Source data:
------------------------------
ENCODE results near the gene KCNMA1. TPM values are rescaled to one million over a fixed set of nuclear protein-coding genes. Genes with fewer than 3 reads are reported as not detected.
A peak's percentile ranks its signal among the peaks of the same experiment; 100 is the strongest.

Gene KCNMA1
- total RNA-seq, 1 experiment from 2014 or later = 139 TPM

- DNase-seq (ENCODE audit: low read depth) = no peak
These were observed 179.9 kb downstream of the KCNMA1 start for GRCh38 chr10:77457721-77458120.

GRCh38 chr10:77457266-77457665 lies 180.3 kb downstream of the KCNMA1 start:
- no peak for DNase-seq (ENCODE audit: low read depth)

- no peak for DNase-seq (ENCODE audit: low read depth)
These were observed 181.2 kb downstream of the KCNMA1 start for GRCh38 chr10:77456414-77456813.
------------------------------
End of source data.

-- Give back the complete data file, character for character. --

ENCODE results near the gene KCNMA1. TPM values are rescaled to one million over a fixed set of nuclear protein-coding genes. Genes with fewer than 3 reads are reported as not detected.
A peak's percentile ranks its signal among the peaks of the same experiment; 100 is the strongest.

Gene KCNMA1
- total RNA-seq, 1 experiment from 2014 or later = 139 TPM

- DNase-seq (ENCODE audit: low read depth) = no peak
These were observed 179.9 kb downstream of the KCNMA1 start for GRCh38 chr10:77457721-77458120.

GRCh38 chr10:77457266-77457665 lies 180.3 kb downstream of the KCNMA1 start:
- no peak for DNase-seq (ENCODE audit: low read depth)

- no peak for DNase-seq (ENCODE audit: low read depth)
These were observed 181.2 kb downstream of the KCNMA1 start for GRCh38 chr10:77456414-77456813.